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Gorbachev fills new post with conservative Deputies to vote today on Russian as vice president

THE BALTIMORE SUN

MOSCOW -- Hours after parliament gave him greater control over a revamped government, President Mikhail S. Gorbachev stunned deputies yesterday by naming a conservative, ethnic Russian trade union boss and Communist Party functionary to the newly created vice presidency.

Mr. Gorbachev's selection of Gennady I. Yanayev, 53, as his second in command confirmed for many deputies the Soviet president's determination to preserve strong central control at the expense of both republican power and market economic reforms. Most had expected the job to go to a reformist non-Russian such as Foreign Minister Eduard A. Shevardnadze.

Mr. Yanayev said he would fight what he called "political bacchanalia" in the Soviet Union and warned that the country could not stand the "shock therapy" of a rapid transition to a market economy.

"I am a Communist to the depth of my soul," he told the Congress of People's Deputies, while also assuring deputies that he was dedicated to Mr. Gorbachev's reforms.

Radical deputies expressed shock and disappointment at the nomination, while party traditionalists such as former Politburo member Yegor K. Ligachev sang Mr. Yanayev's praises. "Many of his qualities are impressive," Mr. Ligachev said. "He has brains."

The congress is expected to vote yes or no this morning on Mr. Yanayev's candidacy, since Mr. Gorbachev firmly rejected requests that he offer a choice of nominees. While some deputies said they would vote against the nominee, most appeared willing to let Mr. Gorbachev have his choice.

Earlier yesterday, Mr. Gorbachev told deputies that Prime Minister Nikolai I. Ryzhkov had been hospitalized late Tuesday after suffering a heart attack. He said Mr. Ryzhkov's life was out of danger but indicated that he was in serious condition.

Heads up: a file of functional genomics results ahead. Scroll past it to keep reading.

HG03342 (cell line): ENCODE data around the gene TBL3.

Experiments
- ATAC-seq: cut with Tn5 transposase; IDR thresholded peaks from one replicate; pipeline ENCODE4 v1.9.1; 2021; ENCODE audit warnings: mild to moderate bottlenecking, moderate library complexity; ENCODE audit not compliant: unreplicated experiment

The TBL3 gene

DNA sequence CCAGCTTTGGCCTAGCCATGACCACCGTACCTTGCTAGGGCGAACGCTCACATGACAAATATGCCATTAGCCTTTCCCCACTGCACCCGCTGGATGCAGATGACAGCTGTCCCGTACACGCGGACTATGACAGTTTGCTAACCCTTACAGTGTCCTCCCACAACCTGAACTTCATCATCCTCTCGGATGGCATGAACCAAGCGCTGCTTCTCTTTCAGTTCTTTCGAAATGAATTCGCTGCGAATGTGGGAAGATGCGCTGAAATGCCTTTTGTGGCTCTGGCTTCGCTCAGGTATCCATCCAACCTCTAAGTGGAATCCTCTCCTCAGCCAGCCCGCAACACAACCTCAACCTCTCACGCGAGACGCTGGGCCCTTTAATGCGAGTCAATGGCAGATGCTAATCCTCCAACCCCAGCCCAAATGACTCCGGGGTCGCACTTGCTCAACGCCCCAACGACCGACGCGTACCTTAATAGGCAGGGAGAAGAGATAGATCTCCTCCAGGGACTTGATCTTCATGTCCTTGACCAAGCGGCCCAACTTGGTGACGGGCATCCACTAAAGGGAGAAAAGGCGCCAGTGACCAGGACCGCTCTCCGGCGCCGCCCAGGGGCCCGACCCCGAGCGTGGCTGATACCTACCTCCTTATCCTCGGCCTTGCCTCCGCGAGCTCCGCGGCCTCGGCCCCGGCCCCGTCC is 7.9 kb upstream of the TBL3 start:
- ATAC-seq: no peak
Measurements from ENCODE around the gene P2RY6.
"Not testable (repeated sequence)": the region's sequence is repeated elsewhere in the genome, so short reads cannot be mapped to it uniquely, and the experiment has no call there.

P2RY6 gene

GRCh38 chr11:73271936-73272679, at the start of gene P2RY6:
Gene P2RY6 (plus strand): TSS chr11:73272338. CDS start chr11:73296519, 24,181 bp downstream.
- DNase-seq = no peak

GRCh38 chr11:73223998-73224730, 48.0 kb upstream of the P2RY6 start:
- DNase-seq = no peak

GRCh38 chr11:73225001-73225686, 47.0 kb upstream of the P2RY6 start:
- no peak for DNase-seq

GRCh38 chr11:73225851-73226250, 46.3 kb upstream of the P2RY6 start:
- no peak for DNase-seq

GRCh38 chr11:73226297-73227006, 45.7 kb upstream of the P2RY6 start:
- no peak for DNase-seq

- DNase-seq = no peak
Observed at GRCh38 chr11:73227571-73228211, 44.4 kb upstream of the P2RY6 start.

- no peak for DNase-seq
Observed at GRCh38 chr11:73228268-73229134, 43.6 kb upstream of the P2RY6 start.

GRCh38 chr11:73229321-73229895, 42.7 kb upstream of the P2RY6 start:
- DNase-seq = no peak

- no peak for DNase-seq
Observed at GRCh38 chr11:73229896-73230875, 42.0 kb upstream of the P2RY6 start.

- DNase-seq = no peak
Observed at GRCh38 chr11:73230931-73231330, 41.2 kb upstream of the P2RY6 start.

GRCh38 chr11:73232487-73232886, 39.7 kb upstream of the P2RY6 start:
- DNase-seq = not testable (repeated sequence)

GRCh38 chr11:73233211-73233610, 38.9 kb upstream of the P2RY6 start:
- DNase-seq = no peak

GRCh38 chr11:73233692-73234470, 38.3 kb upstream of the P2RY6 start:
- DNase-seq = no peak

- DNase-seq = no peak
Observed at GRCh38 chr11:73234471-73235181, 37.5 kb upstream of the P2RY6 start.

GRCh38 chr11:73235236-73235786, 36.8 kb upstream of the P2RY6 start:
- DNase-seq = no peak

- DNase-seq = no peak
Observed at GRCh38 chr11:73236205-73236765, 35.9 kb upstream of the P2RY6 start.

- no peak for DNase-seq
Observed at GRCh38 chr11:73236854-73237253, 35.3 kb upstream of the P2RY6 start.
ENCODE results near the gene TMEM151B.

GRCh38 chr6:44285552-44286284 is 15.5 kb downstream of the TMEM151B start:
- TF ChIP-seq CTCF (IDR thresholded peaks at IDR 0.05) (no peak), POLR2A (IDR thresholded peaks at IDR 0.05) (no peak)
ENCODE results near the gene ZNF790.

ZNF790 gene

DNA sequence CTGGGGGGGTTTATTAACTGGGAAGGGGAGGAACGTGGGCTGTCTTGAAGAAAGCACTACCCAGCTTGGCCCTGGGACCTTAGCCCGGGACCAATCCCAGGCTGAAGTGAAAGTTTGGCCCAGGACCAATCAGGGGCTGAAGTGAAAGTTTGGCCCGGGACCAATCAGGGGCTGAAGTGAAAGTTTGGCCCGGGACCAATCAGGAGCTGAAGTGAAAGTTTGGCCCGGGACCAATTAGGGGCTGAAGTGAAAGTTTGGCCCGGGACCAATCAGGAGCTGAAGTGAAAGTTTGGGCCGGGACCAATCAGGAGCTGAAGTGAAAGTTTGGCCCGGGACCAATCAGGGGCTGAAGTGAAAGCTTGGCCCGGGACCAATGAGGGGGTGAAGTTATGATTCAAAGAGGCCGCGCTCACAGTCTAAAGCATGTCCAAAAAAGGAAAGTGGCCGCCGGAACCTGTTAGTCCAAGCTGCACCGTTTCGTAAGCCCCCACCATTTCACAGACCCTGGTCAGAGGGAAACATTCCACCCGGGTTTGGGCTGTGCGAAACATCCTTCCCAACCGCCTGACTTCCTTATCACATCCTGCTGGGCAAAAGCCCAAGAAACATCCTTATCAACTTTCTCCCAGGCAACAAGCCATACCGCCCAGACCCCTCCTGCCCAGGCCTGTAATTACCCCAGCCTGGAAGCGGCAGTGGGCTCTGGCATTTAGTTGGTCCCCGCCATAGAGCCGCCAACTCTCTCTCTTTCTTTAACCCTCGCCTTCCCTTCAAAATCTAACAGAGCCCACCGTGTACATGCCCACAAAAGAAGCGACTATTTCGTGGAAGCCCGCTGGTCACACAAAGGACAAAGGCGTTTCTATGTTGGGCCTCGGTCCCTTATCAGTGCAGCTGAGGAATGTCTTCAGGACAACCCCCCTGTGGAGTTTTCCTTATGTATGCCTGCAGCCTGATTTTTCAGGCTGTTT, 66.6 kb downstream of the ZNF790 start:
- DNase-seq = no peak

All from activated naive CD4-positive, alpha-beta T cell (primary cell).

Mr. Ryzhkov, 61, prime minister since 1985, had fought for a cautious approach to economic reform and the preservation of the central economic ministries. Though his standing in opinion polls had plummeted and many radical politicians had demanded his resignation, he held on for months with the support of the country's powerful military-industrial complex.

He was expected finally to lose his position in the government reshuffle approved yesterday. While the post of prime minister is retained, its duties are changed and its power diminished, since the new "Cabinet of Ministers" will be subordinated directly to the president.

Among the other changes approved yesterday is the elevation of the Federation Council, consisting of the leaders of republics and autonomous regions, to considerable power alongside the president. Also created are a new Security Council and a vice president, who will act as president in case of the president's absence or incapacity.

The vice presidential post was widely expected to go to a reform-minded non-Slav as a symbol of the Kremlin's professed respect for republican sovereignty.

Mr. Gorbachev had said he considered offering it to Mr. Shevardnadze, a Georgian, who resigned last week in protest of what he called "dictatorship on the offensive." The reformist president of Kazakhstan, Nursultan Nazarbayev, also had been considered a contender.